For more on that click on my blog Foraging from Nature; Birch Syrup
So this weekend we intend on turning all these bags into the following: Rhubarb Ginger Jam and Blueberry Lime Jam.

Please keep in mind, these are all recipes I get from online, they are not mine.  I have posted a link to the original website with each recipe. Also a side note, I didn't get to the rose hip jam even though I have a picture of it in the bag.  Obviously that will be a task for another weekend!

Rhubarb Ginger Jam
It will make about 3 lbs

2lbs trimmed rhubarb, chopped
2lbs sugar
Juice of 2 small lemons
1.75 tbsp fresh ginger
3.5 oz crystallized ginger, chopped

Preparation tim…

Foraging from nature; Bunchberries

Cornus canadensis.
Cornus canadensis is a slow-growing herbaceous subshrub growing 10–20 cm tall, generally forming a carpet-like mat. The above-ground shoots rise from slender creeping rhizomes that are placed 2.5–7.5 cm deep in the soil, and form clonal colonies under trees. The vertically produced above-ground stems are slender and unbranched. The leaves are oppositely arranged on the stem, but are clustered with six leaves that often seem to be in a whorl because the internodes are compressed. The leafy green leaves are produced near the terminal node and consist of two types: 2 larger and 4 smaller leaves. The smaller leaves develop from the axillary buds of the larger leaves. The shiny dark green leaves have 2 to 3 mm long petioles and leaf blades that are obovate. The blades have entire margins and are 3.5 to 4.8 cm long and 1.5 to 2.5 cm wide, with 2 or 3 veins and cuneate shaped bases and abruptly acuminate apexes. In the fall, the leaves have red tinted veins and turn complet…

Foraging from nature; Birch Syrup

We have been blessed on our property with a large amount of silver birch trees so this Spring time we intend to use some of them.
Some will be used in making birch beer for my husband, which I'll write about later, and some will go into making birch syrup.  In the coming years I might make birch wine as well for use in cooking but for now I've got more than enough other projects to work on and I really do not want to bite off more than I can chew.
We've actually had birch syrup before but it is most definitely an acquired taste.  It is not quite as sweet, and it is much darker than maple syrup is.
Making birch syrup is much more labor intensive then maple syrup is.  Maple syrup typically takes 40 gallons of sap to make 1 gallon of syrup.  Birch on the other hand takes 100 gallons of sap to make 1 gallon of birch syrup.
This means we will be cooking down our sap for quite a while.

Our first step, will be within the next month, to walk our property to assess which birch t…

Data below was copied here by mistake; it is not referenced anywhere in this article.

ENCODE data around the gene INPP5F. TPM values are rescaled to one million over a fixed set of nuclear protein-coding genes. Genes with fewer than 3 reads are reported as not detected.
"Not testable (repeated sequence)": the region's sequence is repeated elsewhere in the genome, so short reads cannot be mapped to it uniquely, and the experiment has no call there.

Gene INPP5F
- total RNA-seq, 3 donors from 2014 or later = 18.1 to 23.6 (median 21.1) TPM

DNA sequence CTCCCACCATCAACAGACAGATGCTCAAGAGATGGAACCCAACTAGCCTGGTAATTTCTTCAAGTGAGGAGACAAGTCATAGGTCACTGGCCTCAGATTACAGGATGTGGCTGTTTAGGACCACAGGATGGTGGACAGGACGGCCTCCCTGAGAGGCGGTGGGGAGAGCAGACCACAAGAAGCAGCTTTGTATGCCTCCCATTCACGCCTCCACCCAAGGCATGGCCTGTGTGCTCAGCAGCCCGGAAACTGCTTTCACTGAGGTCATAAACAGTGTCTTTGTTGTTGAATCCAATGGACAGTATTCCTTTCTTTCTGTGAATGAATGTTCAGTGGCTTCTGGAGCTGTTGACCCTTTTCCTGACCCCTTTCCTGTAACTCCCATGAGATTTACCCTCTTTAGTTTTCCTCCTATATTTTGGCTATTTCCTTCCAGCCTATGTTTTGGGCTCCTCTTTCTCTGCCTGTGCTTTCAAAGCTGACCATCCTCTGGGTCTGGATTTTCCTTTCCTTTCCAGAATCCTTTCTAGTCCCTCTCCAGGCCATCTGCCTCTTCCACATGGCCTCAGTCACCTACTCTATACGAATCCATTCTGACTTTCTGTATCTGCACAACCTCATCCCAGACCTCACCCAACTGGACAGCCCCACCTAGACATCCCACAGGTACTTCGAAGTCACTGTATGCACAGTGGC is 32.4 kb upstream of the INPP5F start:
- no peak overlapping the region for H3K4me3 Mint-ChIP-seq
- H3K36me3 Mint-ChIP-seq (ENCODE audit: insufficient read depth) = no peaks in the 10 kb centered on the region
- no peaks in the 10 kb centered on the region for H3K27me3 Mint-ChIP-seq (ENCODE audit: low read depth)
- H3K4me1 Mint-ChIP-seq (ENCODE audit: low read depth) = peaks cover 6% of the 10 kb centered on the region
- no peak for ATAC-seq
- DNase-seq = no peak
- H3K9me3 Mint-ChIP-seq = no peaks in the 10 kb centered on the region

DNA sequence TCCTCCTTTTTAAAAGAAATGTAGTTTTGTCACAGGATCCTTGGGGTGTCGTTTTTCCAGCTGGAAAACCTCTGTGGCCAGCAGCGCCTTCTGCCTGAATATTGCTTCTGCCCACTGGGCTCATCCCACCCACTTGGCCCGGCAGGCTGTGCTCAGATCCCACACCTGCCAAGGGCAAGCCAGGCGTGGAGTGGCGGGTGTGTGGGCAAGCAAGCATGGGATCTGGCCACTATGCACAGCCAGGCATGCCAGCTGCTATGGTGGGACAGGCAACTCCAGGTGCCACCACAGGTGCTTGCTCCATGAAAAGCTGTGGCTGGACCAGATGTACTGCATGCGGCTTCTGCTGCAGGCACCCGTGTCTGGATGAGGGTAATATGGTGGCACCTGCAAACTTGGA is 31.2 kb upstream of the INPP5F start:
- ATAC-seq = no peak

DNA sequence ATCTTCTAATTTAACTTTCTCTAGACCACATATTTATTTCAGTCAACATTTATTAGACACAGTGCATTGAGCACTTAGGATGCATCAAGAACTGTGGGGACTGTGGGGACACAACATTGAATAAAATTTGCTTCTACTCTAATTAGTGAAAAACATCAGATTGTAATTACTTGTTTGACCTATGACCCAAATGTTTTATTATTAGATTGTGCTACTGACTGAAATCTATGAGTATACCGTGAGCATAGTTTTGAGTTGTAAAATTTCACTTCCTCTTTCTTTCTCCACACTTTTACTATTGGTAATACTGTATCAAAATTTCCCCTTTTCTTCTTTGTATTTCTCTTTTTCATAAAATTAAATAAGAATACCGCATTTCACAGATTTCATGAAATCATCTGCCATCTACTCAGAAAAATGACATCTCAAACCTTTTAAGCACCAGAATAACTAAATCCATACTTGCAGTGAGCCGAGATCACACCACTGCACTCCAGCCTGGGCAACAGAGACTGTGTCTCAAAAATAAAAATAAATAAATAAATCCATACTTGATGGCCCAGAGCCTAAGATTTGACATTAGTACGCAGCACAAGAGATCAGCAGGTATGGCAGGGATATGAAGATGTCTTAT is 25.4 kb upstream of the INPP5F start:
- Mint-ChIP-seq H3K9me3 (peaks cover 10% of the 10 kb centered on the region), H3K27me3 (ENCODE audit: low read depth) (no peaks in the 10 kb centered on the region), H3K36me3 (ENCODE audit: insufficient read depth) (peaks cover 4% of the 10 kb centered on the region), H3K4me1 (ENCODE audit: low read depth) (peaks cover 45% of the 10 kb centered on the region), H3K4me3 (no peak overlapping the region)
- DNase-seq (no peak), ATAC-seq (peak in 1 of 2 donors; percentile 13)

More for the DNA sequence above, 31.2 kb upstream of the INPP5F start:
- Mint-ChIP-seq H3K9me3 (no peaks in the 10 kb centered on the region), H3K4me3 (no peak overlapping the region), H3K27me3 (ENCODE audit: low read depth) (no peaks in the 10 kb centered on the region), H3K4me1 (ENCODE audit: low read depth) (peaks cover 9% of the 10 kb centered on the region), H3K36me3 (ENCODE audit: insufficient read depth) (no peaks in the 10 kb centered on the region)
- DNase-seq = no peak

Planning out our 2017 Alaskan garden

I've often told newer gardeners that the best thing to do is watch your yard, really watch it for a full season to get a good idea of where the sun is at any given time of the day, where the water collects and lays stagnant most often, which areas are drier, and so on.   So, following my own advice, last year that is precisely what I did.  Now I found recently that when presented with a large amount of area to deal with you need to break it into manageable pieces, quadrants or areas.  So I've broken this down to the garden area, the side area, our pond area, our rabbit area and our bee area.  Our morning sun comes over our house and hits the lilac tree, the raspberries and the raised beds on the left so this year I'll be putting more of the plants that don't do as well with afternoon sun over on the left.  Meanwhile, the plants that love the heat (summer squash, tomatoes, hot peppers) will all be pushed over to the right side where the sun shines from 3p to 6pm.

If yo…

Somethings a'buzz in our backyard Honeybees in Alaska

A long time ago, when we lived in Maryland actually, in military housing, I badly wanted honeybees. I felt like it would be the perfect addition to my backyard garden.  And of course, that was a no go since military housing said "No you may not have domesticated honey bees in your backyard".  So I shelved that idea until we had a house with some land.  Land that we could spread out on some, do what we want with and so on.
Well now we do have land.  1.7 acres of it.  We have a garden that is bigger than any I've ever had the pleasure to work in, we raise meat rabbits and now, it looks like we might be finally getting the honeybees I longed for so long ago.
You know that saying "be careful what you wish for because you might just get it?" Well that applies here.
Out of all my experiences with gardening and with rabbits, never once did I feel truly overwhelmed by my own lack of knowledge.  Not until now.
Since Christmas morning when I opened up my first ever b…